Restricting subsidised high-seas fishing and supporting the local catch benefits fish, fishers and coastal communities.
For many people, ‘sustainable’ is synonymous with ‘good’, so it might come as a surprise to discover ‘sustainable fishing’ can remove up to 80 percent of a fished species’ natural population. Even bottom trawling, notorious for the damage it causes to the seafloor, can fall under the definition of sustainable fishing.
In fisheries science, sustainability typically means leaving 20 to 30 percent of a fish stock intact so the fish population can grow (and be harvested) at its maximum rate. But recent research shows restricting offshore fishing would do far more to protect marine ecosystems and coastal livelihoods than the most ‘sustainable’ fishing practices.
Removing 70 to 80 percent of large fish species from the oceans has consequences.
Most of the fish humans eat are predators that eat smaller fish and other sea life, such as zooplankton (microscopic animals). Removing predators may lead to increases in zooplankton and smaller fish, which in turn means more respiration and more carbon dioxide.
The increase in respiration and associated carbon dioxide means the ocean can absorb less carbon dioxide from the atmosphere and will store less carbon. (Carbon is removed from the carbon cycle when it is buried in ocean sediments or dissolved at depth, where it can remain for hundreds of years.)
More research is urgently needed to understand the impact fishing has on the ocean carbon cycle. It could play a very significant role in climate change.
Marine protected areas are one of the best ways to protect fish stocks, fragile marine habitats and the function of marine ecosystems. Once disturbances such as fishing stop happening, most marine ecosystems can restore themselves.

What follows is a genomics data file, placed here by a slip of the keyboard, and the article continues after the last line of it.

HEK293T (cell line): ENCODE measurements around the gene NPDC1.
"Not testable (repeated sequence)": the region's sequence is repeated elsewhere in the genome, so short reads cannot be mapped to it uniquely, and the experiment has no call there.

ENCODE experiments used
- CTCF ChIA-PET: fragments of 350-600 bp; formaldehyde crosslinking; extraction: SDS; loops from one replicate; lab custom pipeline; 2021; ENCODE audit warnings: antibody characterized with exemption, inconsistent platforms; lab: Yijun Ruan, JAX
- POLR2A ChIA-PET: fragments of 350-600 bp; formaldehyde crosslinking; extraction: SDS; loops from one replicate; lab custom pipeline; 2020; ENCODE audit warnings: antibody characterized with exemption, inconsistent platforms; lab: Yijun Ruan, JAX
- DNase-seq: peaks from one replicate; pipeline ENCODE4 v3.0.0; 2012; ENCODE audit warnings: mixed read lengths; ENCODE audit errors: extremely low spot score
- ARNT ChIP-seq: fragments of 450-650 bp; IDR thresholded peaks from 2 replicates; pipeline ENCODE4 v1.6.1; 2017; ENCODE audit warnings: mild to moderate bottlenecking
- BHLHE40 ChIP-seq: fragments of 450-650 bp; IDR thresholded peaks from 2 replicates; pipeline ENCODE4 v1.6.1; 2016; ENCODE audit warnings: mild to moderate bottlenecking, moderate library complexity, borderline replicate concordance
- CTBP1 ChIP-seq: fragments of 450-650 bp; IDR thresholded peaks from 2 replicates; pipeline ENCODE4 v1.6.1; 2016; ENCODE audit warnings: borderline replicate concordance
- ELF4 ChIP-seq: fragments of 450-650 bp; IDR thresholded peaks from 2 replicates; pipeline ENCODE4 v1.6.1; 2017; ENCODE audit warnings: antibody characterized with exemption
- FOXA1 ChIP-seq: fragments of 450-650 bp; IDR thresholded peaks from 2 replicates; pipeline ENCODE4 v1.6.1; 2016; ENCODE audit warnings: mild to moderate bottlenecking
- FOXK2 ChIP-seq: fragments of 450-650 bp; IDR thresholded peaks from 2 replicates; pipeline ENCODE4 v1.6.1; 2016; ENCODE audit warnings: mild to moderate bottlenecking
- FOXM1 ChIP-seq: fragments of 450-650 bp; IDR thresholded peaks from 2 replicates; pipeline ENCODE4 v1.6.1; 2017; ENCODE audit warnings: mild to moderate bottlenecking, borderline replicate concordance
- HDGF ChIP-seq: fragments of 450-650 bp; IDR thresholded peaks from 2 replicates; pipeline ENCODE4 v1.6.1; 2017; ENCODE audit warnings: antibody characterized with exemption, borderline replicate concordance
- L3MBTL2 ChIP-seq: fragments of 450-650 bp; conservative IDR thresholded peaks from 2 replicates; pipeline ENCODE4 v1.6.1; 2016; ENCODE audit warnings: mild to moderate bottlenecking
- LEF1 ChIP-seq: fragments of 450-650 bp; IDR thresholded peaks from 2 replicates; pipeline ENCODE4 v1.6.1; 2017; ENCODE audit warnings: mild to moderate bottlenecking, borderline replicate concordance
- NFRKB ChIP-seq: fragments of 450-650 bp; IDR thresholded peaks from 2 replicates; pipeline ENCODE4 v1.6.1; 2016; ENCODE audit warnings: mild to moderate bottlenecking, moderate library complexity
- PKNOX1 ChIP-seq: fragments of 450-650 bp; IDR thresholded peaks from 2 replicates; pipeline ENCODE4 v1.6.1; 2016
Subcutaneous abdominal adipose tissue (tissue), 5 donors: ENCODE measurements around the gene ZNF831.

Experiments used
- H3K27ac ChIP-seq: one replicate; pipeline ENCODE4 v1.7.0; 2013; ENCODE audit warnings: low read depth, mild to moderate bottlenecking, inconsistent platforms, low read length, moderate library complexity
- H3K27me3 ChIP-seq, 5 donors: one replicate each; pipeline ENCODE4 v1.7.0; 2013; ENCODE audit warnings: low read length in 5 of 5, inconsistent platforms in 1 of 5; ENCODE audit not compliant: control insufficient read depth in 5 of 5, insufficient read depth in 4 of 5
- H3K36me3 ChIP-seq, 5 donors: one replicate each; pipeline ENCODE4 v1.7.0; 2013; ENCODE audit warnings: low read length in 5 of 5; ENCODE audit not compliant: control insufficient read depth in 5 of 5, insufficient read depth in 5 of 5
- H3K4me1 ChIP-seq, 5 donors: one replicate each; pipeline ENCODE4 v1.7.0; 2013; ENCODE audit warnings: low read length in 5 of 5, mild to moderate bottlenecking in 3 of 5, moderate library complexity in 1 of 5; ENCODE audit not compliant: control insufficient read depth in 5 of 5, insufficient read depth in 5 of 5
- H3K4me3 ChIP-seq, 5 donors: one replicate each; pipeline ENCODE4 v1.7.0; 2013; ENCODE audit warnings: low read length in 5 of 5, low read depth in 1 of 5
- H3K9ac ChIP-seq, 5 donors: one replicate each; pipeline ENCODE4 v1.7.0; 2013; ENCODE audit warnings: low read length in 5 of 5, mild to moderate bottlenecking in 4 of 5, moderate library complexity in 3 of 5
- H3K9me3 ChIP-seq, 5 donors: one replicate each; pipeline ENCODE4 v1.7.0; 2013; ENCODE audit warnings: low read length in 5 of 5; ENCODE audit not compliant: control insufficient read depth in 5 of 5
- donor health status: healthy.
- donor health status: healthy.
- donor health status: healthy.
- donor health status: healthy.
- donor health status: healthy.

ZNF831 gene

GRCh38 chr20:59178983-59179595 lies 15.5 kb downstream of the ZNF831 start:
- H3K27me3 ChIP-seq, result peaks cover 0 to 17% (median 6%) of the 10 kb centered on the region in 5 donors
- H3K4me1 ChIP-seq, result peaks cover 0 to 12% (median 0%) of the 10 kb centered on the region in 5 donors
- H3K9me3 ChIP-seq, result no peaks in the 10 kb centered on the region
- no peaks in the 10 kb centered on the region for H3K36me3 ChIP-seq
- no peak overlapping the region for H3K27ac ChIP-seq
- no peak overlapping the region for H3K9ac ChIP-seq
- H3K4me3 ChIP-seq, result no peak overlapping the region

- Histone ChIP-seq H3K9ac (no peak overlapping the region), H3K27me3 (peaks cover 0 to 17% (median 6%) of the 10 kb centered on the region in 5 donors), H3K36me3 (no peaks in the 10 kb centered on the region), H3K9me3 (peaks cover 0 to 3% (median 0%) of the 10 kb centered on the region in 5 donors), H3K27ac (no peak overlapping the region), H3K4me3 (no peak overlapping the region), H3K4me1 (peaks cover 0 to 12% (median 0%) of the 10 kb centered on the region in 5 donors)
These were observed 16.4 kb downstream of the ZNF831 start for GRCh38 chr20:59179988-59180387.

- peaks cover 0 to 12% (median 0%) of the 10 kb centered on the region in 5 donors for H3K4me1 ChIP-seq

But many protected areas do not ban fishing and have very few management measures to prevent damaging activity. Banning all fishing in protected areas is unnecessary, but there are strong economic arguments against fishing on the ‘high seas’ and especially in international waters. Many areas a long way from land are fished only because government subsidies support the fishing industry there.
Ensuring fishing practices are kept closer to the coast and catches are landed in local ports and harbours would support livelihoods in coastal communities. Inshore or artisanal fishers use smaller boats and generally have lower environmental impacts. Outlawing fishing in large areas of the ocean, away from the coasts, would allow fish stocks and ocean ecosystems to regenerate.
This would spill over into coastal regions in many ways, improving the local catch, providing important food sources for coastal communities – such as those in most developing economies – and enhancing regional economies in other countries. For example, in the United Kingdom, many of the poorest areas are former fishing towns – these could be revived.
Counterintuitively, in countries like the UK, eating fish can help establish healthy marine ecosystems – but people need to change the types of fish they eat. Flatfish and shellfish are important catches for small-scale fishers in many areas of the UK, so consumers need to choose these instead of imported cod or farmed salmon.
Currently, most fish caught in UK waters is exported. Exports are much easier to manage in bulk, so larger boats with bigger catches are prioritised over the small-scale catches for the export market. Eating locally caught fish supports more environmentally sound fishing methods, enables offshore protected areas for fish stocks to recover and boosts regional economies.